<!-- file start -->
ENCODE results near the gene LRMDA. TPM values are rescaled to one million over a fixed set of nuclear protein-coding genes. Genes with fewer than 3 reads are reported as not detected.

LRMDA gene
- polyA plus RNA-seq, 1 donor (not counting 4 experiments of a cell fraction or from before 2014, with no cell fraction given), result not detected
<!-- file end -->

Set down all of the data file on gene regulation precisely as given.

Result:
ENCODE results near the gene LRMDA. TPM values are rescaled to one million over a fixed set of nuclear protein-coding genes. Genes with fewer than 3 reads are reported as not detected.

LRMDA gene
- polyA plus RNA-seq, 1 donor (not counting 4 experiments of a cell fraction or from before 2014, with no cell fraction given), result not detected